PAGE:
Stars vanish, or they don’t? Astronomers for thousands of years have accepted that the lights in the sky were fixed and unchanging. Even when it became clear that these lights are physical objects, one of the main assumptions for astrophysicists has been on timescales of millions or billions of years, they go through major changes slowly.
The biggest stars among all the stars which are many times heavier than the sun as they reach the ends of their lives do go through sudden and cataclysmic changes. Their passing is marked by the unmissable cosmic beacon of a supernova explosion, which shines for many months, and may even be visible across hundreds of millions of light-years.
But what if some stars suddenly shine out of visibility. According to known facts about stars, that should be impossible but over the past few years, a group of astronomers has set out to see whether such impossible things happen by comparing data of decades of observations.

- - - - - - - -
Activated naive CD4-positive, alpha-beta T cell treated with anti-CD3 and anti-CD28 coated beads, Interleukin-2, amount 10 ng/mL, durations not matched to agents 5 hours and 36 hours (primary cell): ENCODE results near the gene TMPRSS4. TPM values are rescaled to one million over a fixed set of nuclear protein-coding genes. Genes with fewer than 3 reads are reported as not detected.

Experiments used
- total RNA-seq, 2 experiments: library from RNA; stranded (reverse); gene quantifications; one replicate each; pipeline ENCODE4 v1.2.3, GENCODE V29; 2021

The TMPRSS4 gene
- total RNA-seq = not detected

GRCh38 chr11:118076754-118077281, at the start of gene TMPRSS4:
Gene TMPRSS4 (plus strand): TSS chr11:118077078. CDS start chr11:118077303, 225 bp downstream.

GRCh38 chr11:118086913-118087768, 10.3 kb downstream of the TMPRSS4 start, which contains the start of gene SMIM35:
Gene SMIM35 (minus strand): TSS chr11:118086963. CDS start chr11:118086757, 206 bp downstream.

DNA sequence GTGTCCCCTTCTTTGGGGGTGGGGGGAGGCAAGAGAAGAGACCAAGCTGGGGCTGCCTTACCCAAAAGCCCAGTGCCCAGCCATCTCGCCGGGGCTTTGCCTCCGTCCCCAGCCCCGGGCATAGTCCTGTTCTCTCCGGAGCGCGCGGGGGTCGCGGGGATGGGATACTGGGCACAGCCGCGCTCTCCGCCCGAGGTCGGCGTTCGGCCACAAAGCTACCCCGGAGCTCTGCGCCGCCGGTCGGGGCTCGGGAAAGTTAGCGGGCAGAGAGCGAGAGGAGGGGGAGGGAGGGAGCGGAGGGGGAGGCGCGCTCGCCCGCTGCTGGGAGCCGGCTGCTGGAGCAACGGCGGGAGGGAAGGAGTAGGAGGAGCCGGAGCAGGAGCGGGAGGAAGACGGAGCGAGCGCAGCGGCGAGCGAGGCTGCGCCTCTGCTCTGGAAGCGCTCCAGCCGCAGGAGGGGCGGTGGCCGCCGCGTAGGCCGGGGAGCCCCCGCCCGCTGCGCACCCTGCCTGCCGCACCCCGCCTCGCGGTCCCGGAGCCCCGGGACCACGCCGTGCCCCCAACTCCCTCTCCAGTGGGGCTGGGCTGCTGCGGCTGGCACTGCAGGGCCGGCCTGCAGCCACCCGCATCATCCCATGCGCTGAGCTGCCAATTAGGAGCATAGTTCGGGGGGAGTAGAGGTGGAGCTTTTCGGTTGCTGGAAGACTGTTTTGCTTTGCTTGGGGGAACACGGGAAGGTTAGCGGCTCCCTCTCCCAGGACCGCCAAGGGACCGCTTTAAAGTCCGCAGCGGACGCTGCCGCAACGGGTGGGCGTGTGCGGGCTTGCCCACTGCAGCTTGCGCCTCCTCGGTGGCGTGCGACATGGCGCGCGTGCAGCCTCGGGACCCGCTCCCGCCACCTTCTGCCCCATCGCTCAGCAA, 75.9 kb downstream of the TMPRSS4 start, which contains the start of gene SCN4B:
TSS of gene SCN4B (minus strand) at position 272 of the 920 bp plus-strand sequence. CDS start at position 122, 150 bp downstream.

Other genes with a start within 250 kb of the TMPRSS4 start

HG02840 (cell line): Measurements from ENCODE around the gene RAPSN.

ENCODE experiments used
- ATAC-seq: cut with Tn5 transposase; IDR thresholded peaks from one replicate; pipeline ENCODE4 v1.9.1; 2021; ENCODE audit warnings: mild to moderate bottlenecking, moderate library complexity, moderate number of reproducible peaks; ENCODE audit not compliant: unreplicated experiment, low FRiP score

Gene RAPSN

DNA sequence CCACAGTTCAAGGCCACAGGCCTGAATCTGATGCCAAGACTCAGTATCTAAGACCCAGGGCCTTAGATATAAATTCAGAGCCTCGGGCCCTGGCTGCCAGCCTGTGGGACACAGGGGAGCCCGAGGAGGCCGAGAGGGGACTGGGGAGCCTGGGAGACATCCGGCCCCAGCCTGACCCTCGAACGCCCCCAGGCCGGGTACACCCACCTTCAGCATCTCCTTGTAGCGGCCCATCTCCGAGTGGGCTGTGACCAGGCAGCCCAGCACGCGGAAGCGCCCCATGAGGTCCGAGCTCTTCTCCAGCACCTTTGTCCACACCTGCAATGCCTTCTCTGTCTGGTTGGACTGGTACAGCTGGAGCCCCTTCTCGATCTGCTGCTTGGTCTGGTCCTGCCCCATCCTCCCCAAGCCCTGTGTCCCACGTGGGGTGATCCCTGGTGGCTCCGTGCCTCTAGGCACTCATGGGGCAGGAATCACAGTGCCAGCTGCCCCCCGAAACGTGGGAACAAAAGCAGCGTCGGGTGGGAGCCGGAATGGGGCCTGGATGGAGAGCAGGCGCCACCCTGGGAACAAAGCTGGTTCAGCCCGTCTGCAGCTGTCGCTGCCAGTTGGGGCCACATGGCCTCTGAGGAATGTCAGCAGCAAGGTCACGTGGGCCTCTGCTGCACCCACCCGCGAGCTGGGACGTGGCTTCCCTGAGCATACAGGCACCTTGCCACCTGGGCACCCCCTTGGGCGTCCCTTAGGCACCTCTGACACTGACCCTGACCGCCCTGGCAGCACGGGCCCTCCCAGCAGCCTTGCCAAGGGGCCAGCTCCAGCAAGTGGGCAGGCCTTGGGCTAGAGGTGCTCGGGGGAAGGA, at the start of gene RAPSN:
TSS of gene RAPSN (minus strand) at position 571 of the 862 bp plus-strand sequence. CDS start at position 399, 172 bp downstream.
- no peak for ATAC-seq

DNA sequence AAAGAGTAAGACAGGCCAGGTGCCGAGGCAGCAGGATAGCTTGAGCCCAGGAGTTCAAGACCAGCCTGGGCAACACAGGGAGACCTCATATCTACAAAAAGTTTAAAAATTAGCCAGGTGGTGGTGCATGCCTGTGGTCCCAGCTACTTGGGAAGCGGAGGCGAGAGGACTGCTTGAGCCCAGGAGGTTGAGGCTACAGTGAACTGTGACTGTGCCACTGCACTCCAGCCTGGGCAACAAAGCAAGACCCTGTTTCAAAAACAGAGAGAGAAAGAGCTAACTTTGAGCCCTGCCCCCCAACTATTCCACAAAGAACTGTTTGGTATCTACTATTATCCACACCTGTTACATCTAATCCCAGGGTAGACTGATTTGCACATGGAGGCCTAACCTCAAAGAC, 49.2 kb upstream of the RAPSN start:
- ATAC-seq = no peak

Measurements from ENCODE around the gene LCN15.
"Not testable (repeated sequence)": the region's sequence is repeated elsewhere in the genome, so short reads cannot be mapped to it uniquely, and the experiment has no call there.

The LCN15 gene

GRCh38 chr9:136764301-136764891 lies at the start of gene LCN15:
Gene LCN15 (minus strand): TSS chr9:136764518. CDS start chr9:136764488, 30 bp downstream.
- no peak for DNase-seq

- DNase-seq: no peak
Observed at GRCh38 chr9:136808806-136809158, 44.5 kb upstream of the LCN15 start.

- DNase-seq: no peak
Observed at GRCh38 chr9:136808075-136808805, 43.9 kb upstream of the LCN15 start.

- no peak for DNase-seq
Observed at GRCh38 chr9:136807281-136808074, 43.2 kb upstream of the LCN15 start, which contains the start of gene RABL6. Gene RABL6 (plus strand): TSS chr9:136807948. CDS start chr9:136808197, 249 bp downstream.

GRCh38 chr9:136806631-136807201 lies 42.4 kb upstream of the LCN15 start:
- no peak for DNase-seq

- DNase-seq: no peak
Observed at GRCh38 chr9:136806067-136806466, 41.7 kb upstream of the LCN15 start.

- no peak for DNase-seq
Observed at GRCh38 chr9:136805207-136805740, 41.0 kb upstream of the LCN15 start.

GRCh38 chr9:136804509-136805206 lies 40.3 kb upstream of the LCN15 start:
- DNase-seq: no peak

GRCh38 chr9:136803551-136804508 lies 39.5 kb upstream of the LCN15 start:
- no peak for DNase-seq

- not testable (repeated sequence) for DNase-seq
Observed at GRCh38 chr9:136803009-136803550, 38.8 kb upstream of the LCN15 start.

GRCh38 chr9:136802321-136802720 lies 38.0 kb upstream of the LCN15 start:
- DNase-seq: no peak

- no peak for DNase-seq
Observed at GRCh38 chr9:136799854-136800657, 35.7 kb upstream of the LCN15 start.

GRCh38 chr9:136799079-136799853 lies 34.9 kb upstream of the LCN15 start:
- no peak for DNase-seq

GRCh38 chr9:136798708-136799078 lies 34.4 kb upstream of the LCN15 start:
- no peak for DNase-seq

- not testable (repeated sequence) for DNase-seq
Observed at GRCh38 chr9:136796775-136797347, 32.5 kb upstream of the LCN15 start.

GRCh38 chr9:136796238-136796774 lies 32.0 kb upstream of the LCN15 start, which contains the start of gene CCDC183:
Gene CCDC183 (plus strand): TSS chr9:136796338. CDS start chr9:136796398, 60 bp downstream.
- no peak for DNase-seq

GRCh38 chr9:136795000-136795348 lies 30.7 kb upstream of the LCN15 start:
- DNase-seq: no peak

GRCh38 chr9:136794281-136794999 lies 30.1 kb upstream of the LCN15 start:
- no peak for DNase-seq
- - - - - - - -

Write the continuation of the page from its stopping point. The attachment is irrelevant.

According to Beatriz Villarroel of the Nordic Institute for Theoretical Physics Sweden, “VASCO is the Vanishing and Appearing Sources during a Century of Observations project. We’re actually interested in all kinds of vanishing objects, but ideally I’d like to find a star that’s been steady and has been there in the sky for as long as we can remember and as long as we have data for, and one day it just vanishes. And you can point the biggest telescopes in the world at it and still see nothing there.”
Although current understanding suggests that stars change only very slowly, and dramatic disappearances should leave traces behind. The sky is full of stars that change in brightness and pulsate. Beatriz emphasizes that VASCO is about something different. She said they know there are variables, but their timescales tend to be a few years at most. They want to find out something that goes from a completely steady star to just vanishing entirely, this hasn’t been documented, and it’s the kind of discovery that could lead to new physics.